For the past 4 years, Milwaukee Riverkeeper, in partnership with the UWM-Great Lakes Water Institute has extensively monitored bacteria levels in the lower reaches of the Menomonee River as well as its tributaries, and to a lesser extent, the Kinnickinnic River Watershed.

The Project:

Specifically, we have focused our stormwater outfall testing on a 10.5 mile section of the Menomonee River from Burleigh Street south to Hawley Road, including portions of Honey Creek and Underwood Creek that discharge into that section of the Menomonee.
We have tested 246 total outfalls in both watersheds for bacteria, and 168 of these were tested specifically for human inputs using genetic testing. This past fall, we received the final results of our monitoring through 2010 from the Great Lakes Water Institute; the numbers are startling.We are testing this portion of the river because water quality monitoring and modeling has shown that bacteria levels in this section of the Menomonee can be up to 1,000 times higher than what we would expect from normal stormwater runoff. In the Kinnickinnic River Watershed, we have monitored stormwater outfalls along the Kinnickinnic River mainstem from 6th Street west to 60th Street; Holmes Avenue Creek, which flows through an industrial area near General Mitchell International Airport; and portions of Lyons Park Creek, Jackson Park Creek and Villa Mann Creek.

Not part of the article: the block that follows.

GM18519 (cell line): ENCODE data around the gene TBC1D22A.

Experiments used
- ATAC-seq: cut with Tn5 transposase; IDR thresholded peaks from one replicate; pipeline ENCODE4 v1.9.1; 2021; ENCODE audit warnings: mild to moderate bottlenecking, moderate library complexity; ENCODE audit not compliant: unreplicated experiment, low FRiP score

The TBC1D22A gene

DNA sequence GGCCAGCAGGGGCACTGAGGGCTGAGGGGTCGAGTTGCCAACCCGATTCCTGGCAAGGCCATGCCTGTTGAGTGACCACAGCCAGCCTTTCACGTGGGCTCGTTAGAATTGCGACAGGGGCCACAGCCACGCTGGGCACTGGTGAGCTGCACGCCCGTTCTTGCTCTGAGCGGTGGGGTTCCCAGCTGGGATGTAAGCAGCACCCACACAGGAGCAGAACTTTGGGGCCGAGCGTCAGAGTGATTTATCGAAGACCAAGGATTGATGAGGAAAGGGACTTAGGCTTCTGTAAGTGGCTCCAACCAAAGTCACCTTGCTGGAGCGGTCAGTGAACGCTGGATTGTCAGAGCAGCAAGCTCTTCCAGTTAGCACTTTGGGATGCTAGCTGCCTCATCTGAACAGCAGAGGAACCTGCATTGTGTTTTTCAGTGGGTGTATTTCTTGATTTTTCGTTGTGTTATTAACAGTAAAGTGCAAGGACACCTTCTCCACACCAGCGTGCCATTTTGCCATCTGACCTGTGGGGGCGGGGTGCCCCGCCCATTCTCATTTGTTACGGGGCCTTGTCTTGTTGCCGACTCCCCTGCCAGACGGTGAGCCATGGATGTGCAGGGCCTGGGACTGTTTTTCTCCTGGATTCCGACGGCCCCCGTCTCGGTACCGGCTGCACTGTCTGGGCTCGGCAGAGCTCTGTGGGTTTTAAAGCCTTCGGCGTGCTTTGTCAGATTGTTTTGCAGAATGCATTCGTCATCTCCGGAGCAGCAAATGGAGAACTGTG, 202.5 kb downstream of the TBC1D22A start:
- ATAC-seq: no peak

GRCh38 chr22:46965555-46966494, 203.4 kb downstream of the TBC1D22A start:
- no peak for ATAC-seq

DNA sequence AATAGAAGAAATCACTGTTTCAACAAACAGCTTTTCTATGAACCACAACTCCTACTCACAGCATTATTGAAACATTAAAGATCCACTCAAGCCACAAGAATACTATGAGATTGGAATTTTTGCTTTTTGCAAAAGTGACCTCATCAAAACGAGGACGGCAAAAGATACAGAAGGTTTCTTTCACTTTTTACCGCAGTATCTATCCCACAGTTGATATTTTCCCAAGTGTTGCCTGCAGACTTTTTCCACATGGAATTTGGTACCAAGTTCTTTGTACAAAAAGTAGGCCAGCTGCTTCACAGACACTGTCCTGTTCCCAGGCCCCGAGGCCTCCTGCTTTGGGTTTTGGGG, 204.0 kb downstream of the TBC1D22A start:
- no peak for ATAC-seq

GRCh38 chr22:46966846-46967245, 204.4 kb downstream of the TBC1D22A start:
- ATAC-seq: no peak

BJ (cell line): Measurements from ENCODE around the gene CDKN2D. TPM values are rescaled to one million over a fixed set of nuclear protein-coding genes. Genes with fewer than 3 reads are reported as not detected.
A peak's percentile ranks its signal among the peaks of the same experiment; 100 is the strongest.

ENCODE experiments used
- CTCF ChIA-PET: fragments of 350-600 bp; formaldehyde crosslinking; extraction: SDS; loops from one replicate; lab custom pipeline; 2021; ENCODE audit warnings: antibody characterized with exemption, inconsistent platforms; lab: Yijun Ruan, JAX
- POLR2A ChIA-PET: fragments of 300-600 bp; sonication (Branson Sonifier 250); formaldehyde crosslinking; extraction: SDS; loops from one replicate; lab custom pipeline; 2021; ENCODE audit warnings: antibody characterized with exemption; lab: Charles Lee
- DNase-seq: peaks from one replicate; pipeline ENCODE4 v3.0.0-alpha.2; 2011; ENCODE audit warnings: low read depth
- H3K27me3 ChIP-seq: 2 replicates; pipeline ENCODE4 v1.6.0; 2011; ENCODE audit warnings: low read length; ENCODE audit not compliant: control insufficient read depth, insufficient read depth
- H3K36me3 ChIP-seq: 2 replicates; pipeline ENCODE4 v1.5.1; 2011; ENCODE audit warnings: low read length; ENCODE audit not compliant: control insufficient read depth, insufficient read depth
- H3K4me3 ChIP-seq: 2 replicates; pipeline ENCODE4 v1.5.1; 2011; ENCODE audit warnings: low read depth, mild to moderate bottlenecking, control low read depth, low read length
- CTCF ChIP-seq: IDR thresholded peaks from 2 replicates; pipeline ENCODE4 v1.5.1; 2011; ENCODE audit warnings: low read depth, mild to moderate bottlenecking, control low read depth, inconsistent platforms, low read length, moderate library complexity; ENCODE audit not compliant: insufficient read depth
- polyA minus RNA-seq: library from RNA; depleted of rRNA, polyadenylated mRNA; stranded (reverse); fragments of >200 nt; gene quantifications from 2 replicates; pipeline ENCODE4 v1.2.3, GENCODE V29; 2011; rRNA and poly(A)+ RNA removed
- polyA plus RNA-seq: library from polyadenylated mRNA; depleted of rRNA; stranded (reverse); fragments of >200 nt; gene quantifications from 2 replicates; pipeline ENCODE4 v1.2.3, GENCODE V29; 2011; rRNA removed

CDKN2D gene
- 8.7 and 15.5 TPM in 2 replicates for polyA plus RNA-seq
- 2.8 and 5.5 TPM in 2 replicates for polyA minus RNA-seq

Lab results show that 33% of these outfalls have tested positive for human strains of Bacteroides (bacteria strains found in the human gut, most likely originating from failing sanitary sewer infrastructures and private sanitary sewer laterals). Large quantities of human bacteria may indicate a higher risk of pathogens in the water, including coincidental waterborne pathogenic diseases such as ear infections, dysentery, typhoid fever, viral and bacterial gastroenteritis, and Hepatitis A.

Next Steps:

Bacteria Testing

Given these findings, Milwaukee Riverkeeper is committed to working with the Milwaukee Metropolitan Sewerage District (MMSD), municipalities, and government agencies to “go up the pipe” to determine the exact points of sewage entering into the storm water sewer system. We are collaborating with Dr. Sandra McClellan’s lab at the Great Lakes Water Institute and MMSD to further identify problem areas, conduct additional monitoring and investigation, and to fix bacteria problems arising from tainted storm water outflows. Significantly, MMSD recently found and fixed two problem pipes (one on Honey Creek and one on the Kinnickinnic River), leading to measurable improvements in water quality.

In short, Milwaukee Riverkeeper and its partners are dedicated to using the best science to strategically pinpoint sources of bacterial contamination and to advocate for the financial resources needed for municipalities to fix these problems so that we can have safe, clean, “swimmable” rivers. We are grateful to the Joyce Foundation and Brico Fund for their support of this important work, as well as to our partners at the Southeastern Wisconsin Watersheds Trust.

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